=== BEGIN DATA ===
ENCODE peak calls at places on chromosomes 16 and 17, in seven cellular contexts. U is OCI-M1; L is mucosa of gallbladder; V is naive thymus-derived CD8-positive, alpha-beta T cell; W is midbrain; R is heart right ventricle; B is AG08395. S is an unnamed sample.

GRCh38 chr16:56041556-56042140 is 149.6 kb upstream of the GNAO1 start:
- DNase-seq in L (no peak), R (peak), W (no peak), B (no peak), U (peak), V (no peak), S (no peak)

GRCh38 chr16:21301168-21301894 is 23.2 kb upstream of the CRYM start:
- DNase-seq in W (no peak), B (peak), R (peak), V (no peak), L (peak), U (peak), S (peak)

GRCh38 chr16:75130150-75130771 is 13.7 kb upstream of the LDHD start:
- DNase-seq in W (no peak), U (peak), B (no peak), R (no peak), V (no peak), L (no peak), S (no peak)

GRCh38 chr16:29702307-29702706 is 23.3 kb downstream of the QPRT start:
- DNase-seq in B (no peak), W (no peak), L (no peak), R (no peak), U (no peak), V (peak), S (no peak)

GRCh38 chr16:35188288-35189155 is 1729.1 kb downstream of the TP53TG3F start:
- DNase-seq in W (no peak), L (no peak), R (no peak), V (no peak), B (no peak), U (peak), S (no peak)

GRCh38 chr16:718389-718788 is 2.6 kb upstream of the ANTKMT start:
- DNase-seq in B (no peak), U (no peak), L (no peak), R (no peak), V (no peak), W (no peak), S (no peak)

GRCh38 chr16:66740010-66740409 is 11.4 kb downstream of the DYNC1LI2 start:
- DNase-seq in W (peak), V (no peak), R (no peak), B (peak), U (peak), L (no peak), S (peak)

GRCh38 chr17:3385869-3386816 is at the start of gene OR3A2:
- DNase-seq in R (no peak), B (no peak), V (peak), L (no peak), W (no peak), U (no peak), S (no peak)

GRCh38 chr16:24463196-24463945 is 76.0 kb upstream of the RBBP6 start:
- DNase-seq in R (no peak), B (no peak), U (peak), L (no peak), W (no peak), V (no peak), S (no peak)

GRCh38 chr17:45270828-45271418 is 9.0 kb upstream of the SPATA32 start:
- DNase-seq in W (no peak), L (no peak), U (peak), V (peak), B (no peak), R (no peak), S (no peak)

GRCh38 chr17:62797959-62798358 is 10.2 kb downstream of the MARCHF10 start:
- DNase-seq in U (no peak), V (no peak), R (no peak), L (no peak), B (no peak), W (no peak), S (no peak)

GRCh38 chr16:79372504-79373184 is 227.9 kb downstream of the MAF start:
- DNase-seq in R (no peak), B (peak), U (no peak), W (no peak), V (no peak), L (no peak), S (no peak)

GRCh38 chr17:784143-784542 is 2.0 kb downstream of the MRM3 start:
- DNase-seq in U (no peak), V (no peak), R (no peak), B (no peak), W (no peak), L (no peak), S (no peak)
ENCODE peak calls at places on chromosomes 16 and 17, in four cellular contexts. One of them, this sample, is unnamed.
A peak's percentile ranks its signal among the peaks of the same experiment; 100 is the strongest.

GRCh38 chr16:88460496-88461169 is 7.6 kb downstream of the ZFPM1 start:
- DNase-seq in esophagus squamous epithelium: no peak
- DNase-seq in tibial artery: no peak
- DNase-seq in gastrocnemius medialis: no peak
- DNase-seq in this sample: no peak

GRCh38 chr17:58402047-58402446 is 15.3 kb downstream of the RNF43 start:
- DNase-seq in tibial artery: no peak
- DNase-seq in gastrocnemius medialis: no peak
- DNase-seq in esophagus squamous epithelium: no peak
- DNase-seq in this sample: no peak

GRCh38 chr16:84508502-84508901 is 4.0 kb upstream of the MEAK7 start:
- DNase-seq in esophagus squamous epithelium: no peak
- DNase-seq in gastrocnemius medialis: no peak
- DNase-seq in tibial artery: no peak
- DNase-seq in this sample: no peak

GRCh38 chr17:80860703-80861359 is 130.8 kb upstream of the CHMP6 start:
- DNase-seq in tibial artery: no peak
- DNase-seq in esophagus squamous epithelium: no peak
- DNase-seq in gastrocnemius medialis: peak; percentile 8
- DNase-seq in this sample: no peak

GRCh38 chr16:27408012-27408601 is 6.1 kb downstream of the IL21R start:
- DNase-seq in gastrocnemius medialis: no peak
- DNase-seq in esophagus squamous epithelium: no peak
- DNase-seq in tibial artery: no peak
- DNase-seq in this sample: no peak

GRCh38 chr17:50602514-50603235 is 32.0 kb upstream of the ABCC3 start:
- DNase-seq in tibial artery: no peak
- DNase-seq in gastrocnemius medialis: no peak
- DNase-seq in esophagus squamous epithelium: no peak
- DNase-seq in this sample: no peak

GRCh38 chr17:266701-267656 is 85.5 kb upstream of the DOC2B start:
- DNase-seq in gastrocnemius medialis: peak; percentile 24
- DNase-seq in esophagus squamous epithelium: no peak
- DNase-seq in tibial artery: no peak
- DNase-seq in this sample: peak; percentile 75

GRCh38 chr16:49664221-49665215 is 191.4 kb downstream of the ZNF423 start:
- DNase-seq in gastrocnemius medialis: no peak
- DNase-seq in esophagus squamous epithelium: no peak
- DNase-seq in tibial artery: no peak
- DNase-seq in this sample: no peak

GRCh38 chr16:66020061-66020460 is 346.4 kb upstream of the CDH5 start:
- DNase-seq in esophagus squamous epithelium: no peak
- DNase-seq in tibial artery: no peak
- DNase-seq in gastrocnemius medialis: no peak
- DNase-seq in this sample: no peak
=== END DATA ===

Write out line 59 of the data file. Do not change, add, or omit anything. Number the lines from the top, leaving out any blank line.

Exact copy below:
- DNase-seq in this sample: no peak